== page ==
“AIDS was still more or less a death sentence in 1993,” he remembers. “My uncle had died from the disease in 1987. I had seen older friends and acquaintances wither and vanish from the world. Chronological luck had kept me safe—I hadn’t known a time as an adult when AIDS wasn’t a threat—but life felt precarious.
“The scene after the first intermission in Part One: Millennium Approaches immediately tested my resolve. I remember crouching in my seat as I considered making a furtive exit after Prior, his illness gaining ground, soils himself with blood while Louis, his overwhelmed lover, gasps, ‘Oh help. Oh help. Oh God oh God oh God help me I can’t I can’t I can’t.’ My own emotional reaction was completely physicalized: I couldn’t breathe.”
Watching the National’s production this week, he looked forward to bathing again in playwright Tony Kushner’s fury. “But something else happened,” he writes. “I left knowing that we’re all in this together and that, justifiably furious as we may be, if we don’t come together through love and forgiveness, we’re doomed. The polarizing tactics of the White House cannot be duplicated if they are to be defeated. Anger is a potent catalyst, but it’s not a final answer.”
McNulty quotes the nurse Belize as he stands over the body of the gay, virulently homophobic Roy Cohn—who, in reality, was a mentor to Donald Trump. “He was a terrible person,” Belize says. “He died a hard death. So maybe … a queen can forgive her vanquished foe. It isn’t easy, it doesn’t count if it’s easy, it’s the hardest thing. Forgiveness. Which is maybe where love and justice finally meet.”
Ashlie Corcoran, who took over as artistic director of the Arts Club Theatre in October, has a giddy opportunity: all of a sudden, she is heading the largest theatrical organization in Western Canada. She is also coming under intense scrutiny from Vancouver’s theatre community, and some are wary of what they’ve seen so far.
In an earlier issue of this newsletter, I noted the concern many feel about the total absence of premieres by local playwrights in Corcoran’s 2018/2019 season.
There is also worry about the abundance of co-productions, which will reduce the amount of work available to local theatremakers.
In the upcoming season, the Arts Club will participate in five co-pros: Sweat, Matilda, Mustard, Redpatch, and Bed and Breakfast. The Arts Club will present three shows that have already been produced by other companies—Circle Game, True Crime, and Blind Date—and remount its own productions of Beauty and the Beast, Mom’s the Word: Nest ½ Empty, and The Piano Teacher.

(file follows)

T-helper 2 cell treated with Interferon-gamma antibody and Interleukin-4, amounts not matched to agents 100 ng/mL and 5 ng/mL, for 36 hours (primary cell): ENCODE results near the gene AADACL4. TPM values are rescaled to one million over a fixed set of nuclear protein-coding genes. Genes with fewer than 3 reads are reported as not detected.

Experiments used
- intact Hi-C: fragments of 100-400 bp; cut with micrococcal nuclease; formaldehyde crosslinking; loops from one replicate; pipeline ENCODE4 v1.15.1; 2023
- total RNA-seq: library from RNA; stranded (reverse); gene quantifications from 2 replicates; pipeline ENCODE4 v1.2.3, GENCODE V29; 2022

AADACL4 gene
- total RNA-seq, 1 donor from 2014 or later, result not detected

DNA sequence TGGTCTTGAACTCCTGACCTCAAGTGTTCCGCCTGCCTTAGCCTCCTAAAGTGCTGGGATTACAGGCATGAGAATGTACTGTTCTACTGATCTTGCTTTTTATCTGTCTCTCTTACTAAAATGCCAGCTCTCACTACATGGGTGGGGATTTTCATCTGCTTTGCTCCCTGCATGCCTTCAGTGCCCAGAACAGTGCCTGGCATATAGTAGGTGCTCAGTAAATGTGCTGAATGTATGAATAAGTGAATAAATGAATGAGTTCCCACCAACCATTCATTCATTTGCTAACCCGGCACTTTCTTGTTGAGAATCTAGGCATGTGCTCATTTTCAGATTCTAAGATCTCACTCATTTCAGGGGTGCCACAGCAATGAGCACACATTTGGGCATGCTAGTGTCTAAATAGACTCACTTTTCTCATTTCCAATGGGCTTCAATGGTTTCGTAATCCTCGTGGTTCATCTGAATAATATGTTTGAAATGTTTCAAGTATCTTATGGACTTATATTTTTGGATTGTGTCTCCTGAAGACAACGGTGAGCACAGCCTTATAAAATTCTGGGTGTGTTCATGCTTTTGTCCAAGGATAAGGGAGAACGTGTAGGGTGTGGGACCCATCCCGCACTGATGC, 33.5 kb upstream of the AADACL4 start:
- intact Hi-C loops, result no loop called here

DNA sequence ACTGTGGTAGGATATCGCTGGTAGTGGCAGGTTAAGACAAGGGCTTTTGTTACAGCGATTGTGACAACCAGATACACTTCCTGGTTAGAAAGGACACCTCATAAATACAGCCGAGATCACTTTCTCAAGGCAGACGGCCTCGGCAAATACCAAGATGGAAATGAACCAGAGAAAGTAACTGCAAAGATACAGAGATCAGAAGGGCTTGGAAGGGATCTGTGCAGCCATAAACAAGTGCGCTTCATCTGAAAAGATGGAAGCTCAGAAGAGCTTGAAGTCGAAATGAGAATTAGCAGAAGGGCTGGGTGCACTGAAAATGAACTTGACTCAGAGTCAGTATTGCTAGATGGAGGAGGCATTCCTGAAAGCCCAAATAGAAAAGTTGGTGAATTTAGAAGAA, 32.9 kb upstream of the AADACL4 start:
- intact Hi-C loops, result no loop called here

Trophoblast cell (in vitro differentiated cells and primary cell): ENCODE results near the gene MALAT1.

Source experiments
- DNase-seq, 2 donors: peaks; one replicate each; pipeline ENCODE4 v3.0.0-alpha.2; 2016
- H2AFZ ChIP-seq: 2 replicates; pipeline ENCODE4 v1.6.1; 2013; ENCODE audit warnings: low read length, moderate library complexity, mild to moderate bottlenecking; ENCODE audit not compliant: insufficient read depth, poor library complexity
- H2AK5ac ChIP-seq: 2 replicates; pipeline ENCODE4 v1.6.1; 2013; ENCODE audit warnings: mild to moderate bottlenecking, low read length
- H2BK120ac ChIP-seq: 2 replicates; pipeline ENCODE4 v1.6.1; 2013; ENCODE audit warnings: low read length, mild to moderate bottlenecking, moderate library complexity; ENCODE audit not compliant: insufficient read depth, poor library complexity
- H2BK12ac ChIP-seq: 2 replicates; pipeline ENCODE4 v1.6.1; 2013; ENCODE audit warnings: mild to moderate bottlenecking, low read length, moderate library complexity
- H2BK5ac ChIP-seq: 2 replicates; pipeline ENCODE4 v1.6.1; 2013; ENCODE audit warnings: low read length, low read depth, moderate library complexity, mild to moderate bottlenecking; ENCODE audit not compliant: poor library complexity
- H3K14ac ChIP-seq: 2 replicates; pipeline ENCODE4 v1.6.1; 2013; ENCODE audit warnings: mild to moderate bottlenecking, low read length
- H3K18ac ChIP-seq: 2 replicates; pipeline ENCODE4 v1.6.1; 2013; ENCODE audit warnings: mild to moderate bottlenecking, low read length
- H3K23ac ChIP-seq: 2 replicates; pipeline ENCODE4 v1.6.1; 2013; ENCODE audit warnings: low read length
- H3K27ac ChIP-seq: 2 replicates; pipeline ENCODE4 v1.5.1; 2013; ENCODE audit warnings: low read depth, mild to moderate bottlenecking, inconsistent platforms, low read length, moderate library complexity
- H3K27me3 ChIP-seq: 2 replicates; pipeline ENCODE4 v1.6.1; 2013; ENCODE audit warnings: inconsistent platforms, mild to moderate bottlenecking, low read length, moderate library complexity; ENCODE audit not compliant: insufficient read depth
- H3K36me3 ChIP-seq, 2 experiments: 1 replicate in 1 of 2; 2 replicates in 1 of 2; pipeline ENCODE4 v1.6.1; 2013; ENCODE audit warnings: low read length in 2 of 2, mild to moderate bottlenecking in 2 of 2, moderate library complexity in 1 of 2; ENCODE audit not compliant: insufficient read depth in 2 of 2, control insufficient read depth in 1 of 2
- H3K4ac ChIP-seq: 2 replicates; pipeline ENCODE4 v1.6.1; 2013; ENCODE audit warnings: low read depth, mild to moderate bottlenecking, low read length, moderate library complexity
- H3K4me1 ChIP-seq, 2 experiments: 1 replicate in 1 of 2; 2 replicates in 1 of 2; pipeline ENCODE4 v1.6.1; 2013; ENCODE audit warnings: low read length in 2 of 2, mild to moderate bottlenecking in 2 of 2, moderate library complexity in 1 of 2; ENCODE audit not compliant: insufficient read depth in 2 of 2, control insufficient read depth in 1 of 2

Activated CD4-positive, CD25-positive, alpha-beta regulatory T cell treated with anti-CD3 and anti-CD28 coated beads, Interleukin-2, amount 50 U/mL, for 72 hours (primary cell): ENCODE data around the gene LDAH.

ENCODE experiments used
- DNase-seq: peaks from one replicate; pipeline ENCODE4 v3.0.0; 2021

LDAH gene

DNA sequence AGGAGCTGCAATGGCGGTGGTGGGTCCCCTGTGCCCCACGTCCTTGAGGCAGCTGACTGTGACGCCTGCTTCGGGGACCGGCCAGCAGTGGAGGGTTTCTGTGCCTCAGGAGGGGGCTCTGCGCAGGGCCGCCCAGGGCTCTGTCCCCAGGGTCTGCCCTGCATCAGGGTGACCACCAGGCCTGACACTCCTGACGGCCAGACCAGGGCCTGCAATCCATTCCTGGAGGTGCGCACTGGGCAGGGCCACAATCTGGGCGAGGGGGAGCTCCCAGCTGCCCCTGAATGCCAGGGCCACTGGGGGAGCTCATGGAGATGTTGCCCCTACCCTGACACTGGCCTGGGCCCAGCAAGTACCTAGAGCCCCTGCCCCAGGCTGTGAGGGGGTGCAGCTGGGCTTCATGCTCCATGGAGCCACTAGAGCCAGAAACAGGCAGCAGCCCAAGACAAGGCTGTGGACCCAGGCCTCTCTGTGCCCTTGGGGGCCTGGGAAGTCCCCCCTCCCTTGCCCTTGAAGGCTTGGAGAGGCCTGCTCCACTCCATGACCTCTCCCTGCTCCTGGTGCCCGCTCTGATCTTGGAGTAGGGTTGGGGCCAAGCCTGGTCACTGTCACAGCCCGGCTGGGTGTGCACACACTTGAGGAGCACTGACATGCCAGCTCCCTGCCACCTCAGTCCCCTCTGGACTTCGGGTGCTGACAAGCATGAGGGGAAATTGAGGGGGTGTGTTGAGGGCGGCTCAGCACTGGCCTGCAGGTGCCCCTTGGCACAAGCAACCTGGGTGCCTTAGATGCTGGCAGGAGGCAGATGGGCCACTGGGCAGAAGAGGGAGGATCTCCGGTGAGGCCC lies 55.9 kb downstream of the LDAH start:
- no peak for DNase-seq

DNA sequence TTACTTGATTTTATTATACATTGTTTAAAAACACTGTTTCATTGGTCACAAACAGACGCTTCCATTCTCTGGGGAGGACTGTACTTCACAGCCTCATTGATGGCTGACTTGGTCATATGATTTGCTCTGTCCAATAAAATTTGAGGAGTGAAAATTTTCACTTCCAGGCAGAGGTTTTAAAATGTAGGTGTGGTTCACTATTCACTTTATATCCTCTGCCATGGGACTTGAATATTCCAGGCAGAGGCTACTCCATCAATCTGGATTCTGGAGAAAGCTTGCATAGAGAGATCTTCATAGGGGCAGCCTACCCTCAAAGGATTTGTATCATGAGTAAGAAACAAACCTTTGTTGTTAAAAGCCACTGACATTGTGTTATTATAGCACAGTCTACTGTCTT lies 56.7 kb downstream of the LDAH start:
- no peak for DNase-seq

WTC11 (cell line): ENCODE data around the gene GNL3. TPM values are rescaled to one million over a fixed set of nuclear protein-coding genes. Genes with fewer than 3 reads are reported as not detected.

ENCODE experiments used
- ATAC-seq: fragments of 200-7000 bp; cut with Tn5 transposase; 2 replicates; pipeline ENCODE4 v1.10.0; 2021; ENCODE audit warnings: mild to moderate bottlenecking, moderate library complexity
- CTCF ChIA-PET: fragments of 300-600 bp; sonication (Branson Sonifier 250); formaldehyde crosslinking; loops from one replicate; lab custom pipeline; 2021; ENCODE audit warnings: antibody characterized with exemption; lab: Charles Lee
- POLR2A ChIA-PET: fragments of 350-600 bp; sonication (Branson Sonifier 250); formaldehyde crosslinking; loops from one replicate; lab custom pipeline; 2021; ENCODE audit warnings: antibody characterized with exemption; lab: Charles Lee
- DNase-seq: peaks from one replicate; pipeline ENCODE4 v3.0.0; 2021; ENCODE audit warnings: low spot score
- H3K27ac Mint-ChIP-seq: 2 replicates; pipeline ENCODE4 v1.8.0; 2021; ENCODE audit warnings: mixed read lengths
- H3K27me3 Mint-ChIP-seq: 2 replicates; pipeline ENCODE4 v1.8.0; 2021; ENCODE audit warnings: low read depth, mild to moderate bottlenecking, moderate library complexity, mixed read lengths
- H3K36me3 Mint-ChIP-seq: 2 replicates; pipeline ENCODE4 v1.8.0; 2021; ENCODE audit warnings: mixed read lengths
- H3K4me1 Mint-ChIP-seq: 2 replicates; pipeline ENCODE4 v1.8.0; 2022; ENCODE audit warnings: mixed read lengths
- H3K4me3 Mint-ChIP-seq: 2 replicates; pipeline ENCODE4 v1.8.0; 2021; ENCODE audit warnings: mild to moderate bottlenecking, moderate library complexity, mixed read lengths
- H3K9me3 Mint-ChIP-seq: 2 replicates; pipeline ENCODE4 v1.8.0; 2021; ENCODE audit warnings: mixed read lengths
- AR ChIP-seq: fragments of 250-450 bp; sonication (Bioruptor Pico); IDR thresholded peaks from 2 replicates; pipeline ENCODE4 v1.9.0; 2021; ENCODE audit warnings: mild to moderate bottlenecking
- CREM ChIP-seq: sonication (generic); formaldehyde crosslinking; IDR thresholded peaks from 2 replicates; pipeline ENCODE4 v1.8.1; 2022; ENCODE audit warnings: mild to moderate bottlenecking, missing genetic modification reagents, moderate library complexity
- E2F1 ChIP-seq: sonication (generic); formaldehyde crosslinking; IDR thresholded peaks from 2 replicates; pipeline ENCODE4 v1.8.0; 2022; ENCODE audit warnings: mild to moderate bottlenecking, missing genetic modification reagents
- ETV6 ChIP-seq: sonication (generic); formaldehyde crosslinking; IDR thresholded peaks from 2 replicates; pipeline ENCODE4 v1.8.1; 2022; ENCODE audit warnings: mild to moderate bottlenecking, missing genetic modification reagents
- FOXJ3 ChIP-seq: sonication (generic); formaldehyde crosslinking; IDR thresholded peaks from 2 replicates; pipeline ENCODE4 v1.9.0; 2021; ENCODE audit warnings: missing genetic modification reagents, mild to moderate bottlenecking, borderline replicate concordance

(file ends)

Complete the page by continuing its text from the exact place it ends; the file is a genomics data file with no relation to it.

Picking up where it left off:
That means that, of the 17 shows that the Arts Club is presenting next season, six will be new, all-Arts-Club productions.
Rachel Ditor was the literary manager of the Arts Club for 17 years, but resigned after Corcoran announced a season that didn’t include any new scripts by local writers.
Commenting on the potential impact of co-productions, Ditor says, “Every artistic job that leaves our region is felt by the community here. It’s an expensive city to live in and the Arts Club has been a major factor in keeping talent in Vancouver.”
One of the particular concerns is the employment of the artists who work in the Arts Club’s scene shop. Although regular production staff members usually experience about an eight-week hiatus in the summer, according to Ace Martens, who is the Arts Club’s technical director, this summer, that downtime looks like it might extend to 11 weeks.
Martens is quick to add, however, that “there has also been a great deal of engagement from management here to reduce the effect this will have on Arts Club employees.”
“Ashlie has also already taken back the build of a show that was slated to be brought in next year,” he notes, “so that our production team will build it here.” And he says that there are other possibilities in the air, including “professional development and educational opportunities for our staff, some dearly needed maintenance projects, and potentially some pre-building of our 19/20 season.”
Corcoran allows that concern about the gap in shop work is “the biggest thing on my mind right now, but adds, “We are committed to ensuring that our 18/19 season will fit within the scope of what has been normal in the past.”
Corcoran also insists that she is committed to local actors, designers, and directors: “As our co-producing partners can attest, I am a huge advocate for our local artists and have made sure that the ratio of BC artists in these co-pros is strong. We are still making offers, negotiating and contracting, so I can’t be 100% transparent yet (keep your eyes peeled for creative-team press releases.)”
No doubt, many eyes will be peeled.
In Theatre Wire, I have only ever linked to positive reviews. This week, there’s a total of one of those:
Bar Mitzvah Boy: At first, Mark Leiren-Young’s script wanders around as it explores the relationship between Joey, a grandfather who wants to receive his bar mitzvah before his grandson does, and Michael, the female rabbi, who is Joey’s choice of religious instructor. But then death makes an understated entrance and Bar Mitzvah Boy reveals its central question: How can one reconcile the existence of death, suffering, and a loving God? Touchingly, the growing friendship between Joey and Michael becomes a microcosm of the love and support that one can receive in a religious community—sometimes. Richard Newman and Gina Chiarelli make beautiful music together in this two-hander.